• Chinese mystery snails


    Left: Missouri Department of Conservation invasive species coordinator Tim Banek holds the shell of a Chinese mystery snail. Middle: A zebra mussel monitor in Lake of the Ozarks reveals the rapid reproduction rate of invasive species.  Right: Biologist Greg Stoner lowers a net and small canister into the water to test for invasive species larva in Lake of the Ozarks.

    Listen to the radio report:

    Follow the script:

    Mystery Snails 09/24/09 Liz Reed and Jenn Paull

    Anchor Intro:

    First zebra mussels threatened the Lake of the Ozarks and now Chinese mystery snails? Reporter Liz Reed investigates what these creatures really are and who is fighting them.


    (Nat sound of water and biologist working)

    You’re hearing the sound of biologist Greg Stoner sampling water at the Lake of the Ozarks. With just a soda can-sized container of water, Stoner can detect changes in the nutrients and aquatic life, which might indicate that trespassers threaten to harm the whole ecosystem.

    For the past three years, Stoner has monitored the lake for zebra mussels. But soon, he might be looking for a new trespasser: the illegal Chinese mystery snail.

    MYSTERYSNAILS RT: 0:19 OC: “Checking Boats”


    The mystery snails are a problem because they carry exotic diseases to fish and can transfer parasites to humans.

    Tim Banek is the Missouri Department of Conservation invasive species coordinator. To him, the appearance of the mystery snail in the Niangua River is really not that much of a mystery.

    MYSTERYSNAILS RT: 0:22 OC: “Illegal dumping”

    “When people get tired of their aquariums and decided they don’t want them any longer, they’ll take them to the local stream or local lake and dump them into the lake… it’s illegal to release anything to the wild.”

    Chinese mystery snails can also spread by becoming entangled in aquatic weeds that get stuck in boat propellers. They are then transferred into a new body of water the next time that the boat is launched.

    The snails are easy to spot. They can grow to the size of a chicken egg and usually live closer to lake and river shores.

    They were first introduced to the United States in the late 1800s with Asian immigrants that considered the snail a delicacy. Once in the water, the snails began pushing out native marine life in places like San Francisco.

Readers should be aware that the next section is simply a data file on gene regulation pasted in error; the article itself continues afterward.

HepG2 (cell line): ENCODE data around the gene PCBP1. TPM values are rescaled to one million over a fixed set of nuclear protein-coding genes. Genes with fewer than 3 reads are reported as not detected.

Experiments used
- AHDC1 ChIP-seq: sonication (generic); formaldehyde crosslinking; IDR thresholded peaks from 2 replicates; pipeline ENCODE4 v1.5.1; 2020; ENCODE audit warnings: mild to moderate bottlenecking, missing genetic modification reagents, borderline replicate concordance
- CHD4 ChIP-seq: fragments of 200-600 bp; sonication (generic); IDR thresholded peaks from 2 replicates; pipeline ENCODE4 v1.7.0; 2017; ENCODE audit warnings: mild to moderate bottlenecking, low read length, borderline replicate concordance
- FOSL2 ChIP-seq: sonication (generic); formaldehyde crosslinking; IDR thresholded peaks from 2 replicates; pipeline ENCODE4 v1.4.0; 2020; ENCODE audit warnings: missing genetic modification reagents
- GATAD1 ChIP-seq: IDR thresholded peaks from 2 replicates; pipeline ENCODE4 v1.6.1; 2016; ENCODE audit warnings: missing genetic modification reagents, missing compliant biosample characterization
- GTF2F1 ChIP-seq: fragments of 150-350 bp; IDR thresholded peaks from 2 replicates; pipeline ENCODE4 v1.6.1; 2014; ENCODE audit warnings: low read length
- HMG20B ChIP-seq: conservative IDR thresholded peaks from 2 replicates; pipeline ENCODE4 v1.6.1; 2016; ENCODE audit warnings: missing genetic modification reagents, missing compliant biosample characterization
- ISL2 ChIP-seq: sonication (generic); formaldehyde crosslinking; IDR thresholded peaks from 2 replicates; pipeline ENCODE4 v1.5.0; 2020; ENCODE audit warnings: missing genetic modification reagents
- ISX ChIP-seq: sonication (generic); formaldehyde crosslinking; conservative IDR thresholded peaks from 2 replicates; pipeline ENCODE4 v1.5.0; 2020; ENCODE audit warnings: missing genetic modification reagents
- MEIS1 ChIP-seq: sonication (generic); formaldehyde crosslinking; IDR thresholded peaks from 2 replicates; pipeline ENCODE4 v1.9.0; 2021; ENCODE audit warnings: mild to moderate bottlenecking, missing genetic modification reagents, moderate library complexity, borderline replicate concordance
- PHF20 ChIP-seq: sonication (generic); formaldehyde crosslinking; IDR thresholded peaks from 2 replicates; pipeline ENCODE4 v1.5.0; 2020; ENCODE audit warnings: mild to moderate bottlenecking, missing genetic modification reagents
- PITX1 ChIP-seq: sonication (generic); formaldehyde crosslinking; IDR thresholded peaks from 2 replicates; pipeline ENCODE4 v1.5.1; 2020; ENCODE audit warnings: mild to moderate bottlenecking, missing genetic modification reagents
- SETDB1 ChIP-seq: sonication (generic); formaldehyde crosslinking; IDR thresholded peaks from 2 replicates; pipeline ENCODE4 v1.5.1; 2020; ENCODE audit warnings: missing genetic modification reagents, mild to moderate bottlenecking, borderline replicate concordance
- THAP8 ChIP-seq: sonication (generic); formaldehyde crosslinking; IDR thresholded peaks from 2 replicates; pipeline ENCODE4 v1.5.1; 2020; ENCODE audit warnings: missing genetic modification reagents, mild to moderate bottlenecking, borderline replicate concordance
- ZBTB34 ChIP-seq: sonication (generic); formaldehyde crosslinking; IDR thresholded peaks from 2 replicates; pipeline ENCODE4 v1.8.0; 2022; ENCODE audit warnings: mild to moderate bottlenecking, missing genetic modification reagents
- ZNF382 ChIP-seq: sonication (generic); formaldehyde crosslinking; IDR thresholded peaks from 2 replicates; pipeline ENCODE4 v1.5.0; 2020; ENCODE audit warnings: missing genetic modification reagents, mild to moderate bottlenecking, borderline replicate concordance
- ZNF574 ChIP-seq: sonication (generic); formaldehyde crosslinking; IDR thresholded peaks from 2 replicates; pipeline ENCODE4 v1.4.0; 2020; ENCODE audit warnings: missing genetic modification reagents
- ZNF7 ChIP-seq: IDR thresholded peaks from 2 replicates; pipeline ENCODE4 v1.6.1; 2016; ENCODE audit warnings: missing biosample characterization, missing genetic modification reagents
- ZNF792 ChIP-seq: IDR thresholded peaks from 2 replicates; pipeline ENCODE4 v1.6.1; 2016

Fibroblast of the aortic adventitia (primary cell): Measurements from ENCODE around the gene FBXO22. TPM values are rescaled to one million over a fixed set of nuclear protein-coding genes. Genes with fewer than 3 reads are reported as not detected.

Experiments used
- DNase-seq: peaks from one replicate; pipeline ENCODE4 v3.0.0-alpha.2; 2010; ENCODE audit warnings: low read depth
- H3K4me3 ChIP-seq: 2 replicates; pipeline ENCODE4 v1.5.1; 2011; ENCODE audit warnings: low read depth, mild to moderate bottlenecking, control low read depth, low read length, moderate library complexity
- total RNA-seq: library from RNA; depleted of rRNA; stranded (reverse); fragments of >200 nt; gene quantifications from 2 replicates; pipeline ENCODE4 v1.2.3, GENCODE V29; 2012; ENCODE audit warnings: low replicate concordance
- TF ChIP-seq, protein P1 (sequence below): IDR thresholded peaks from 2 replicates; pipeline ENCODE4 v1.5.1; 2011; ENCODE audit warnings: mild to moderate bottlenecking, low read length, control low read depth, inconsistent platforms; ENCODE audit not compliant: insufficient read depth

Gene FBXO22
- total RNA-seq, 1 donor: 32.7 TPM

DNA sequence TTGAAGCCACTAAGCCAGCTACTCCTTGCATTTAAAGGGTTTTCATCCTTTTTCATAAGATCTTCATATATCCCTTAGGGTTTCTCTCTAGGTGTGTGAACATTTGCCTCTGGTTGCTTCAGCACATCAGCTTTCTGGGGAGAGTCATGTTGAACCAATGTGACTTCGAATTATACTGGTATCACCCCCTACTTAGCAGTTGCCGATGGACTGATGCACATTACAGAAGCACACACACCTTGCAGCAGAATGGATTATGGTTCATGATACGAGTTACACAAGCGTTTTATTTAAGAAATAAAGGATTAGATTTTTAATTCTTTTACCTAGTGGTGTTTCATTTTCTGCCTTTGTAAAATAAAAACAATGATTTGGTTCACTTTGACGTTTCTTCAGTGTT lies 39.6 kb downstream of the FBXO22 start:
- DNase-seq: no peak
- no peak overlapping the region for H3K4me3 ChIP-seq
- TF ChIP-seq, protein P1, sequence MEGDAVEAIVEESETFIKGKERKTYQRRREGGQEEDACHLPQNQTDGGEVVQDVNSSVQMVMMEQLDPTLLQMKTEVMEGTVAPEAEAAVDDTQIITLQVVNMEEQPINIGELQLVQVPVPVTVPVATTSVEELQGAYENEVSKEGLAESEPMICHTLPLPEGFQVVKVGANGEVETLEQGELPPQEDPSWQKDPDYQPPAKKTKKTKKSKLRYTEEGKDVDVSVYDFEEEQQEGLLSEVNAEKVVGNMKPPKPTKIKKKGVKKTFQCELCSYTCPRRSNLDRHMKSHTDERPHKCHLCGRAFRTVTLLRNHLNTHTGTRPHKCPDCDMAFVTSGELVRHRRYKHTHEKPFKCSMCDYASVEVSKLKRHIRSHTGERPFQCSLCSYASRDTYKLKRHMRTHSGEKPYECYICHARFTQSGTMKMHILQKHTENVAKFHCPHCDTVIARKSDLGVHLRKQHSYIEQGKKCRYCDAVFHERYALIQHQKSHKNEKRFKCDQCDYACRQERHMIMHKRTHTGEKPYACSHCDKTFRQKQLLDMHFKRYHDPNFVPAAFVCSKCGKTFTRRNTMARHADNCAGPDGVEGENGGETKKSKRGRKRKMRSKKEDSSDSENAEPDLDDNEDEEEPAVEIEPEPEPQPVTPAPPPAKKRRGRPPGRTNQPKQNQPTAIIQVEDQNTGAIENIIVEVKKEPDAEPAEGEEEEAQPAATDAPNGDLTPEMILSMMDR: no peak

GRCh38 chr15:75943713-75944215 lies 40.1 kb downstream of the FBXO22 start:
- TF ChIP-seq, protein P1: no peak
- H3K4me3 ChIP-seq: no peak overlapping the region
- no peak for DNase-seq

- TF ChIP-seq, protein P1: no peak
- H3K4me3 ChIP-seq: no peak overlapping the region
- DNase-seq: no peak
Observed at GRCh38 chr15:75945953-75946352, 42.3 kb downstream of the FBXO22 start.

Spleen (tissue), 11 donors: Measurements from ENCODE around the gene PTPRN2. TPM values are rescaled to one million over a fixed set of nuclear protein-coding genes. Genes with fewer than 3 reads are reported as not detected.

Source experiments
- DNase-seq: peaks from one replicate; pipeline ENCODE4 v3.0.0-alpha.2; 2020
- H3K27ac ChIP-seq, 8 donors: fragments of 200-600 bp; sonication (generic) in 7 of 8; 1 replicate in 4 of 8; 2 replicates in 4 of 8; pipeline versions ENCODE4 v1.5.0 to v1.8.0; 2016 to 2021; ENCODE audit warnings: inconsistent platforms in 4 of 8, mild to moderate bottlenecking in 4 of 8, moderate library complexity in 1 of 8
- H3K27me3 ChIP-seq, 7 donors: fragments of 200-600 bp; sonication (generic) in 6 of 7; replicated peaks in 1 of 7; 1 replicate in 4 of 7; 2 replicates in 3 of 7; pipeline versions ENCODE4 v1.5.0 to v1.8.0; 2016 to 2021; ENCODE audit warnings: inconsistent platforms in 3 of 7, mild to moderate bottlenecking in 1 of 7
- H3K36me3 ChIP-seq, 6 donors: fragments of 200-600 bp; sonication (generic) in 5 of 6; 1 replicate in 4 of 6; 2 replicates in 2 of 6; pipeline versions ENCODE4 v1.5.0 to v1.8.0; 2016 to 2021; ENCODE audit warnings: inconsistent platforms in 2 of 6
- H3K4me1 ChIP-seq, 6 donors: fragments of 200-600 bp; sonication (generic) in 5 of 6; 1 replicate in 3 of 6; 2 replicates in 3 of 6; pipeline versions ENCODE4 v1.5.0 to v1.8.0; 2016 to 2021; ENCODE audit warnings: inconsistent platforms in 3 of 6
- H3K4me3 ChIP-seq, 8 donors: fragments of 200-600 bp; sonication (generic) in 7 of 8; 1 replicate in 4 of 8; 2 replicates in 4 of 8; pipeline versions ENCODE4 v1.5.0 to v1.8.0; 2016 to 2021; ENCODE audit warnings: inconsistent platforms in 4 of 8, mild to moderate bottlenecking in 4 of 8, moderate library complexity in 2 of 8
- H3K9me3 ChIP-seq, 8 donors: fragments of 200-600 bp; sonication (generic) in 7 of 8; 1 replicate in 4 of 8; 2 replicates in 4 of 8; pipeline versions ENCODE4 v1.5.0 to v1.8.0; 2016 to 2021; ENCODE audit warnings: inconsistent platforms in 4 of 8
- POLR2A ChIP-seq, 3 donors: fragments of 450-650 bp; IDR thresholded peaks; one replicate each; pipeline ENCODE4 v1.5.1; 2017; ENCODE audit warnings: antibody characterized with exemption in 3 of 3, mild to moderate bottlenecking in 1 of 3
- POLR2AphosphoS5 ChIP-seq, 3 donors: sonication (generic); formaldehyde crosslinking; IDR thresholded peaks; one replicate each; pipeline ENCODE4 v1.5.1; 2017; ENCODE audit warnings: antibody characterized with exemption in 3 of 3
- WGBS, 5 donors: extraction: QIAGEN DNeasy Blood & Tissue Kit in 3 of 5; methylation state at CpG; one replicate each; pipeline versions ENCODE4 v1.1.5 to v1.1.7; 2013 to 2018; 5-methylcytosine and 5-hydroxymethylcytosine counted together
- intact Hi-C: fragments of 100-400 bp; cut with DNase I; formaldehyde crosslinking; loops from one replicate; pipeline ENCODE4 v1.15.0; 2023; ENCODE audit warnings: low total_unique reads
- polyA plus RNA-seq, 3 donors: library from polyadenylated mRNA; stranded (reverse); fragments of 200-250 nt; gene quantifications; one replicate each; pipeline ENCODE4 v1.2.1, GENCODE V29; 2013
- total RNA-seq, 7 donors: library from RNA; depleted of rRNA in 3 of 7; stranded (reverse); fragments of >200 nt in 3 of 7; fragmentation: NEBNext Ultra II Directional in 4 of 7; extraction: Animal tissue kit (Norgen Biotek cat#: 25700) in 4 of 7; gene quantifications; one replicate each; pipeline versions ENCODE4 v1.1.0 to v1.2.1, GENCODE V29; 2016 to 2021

Missouri outlawed sale and possession of mystery snails in 2008. To date, twenty-six states are now infected with this invasive specie.

    One professor at Missouri State University, Dr. John Havel, said that the appearance of Chinese mystery snails will only add to the hundred billion dollars spent on invasive species damages each year.

    MYSTERYSNAILS RT: 0:13 OC: “Impossible”

    “Once the specie gets introduced and is noticeable, then it’s very hard to get rid of them. For most species it’s impossible.”

    The Missouri zebra mussel infestation illustrates what can happen when invasive species are not contained. In a span of three years, zebra mussels spread from Lake of the Ozarks to several areas all over the state including the Missouri River.

    Banek and other state conservation officials are working to promote awareness to keep invasive species, including the snails, from continuing to move across the state so quickly.

    MYSTERYSNAILS RT: 0:10 OC: “Unknown effects”

    “We’ve put up billboards, we have had radio ads, we set up booths at fairs and special events… Anyway that we can get the info out to them that’s it’s important to clean, drain, and dry their boats.”

    The state is not yet formally tracking the snails, but officials encourage nature lovers to be on the look out.

    MYSTERYSNAILS RT: 0:23 OC: “Volunteer networks”

    “In Wisconsin, there are volunteer lake observers who go around and survey lakes and report the presence of invasive species. The mystery snail is on their list and then they report that to state agencies. We’re using more and more of these volunteer networks and it seems to be a good way to go.”

    Removal of the Chinese mystery snails from Missouri waters presents a costly challenge. Some treatments can cost as much as two-hundred twenty-thousand dollars, and kill more than just the snails.

    Havel said the usual way to deal with the snails once they’ve appeared is to leave them be and prevent spread into other bodies of water as much as possible.

    MYSTERYSNAILS RT: 0: 24 OC: “Human awareness”

    “The main concern for me is that they stay in place. Draining your pond and you’ve got to get rid of all these snails, a lot of people would be tempted to take them down to the lake and let them go. But what I’m saying is that that’s an instinct that we should resist. You basically should kill the animals.”

    Although the fight against invasive species isn’t ending any time soon, Havel, Banek and other conservation officials will continue educating the public and recruiting volunteers to monitor what they cannot.

    With producer Jenn Paull, Liz Reed, KBIA news.

    ----------Posted on September 29, 2009 by in Student Work

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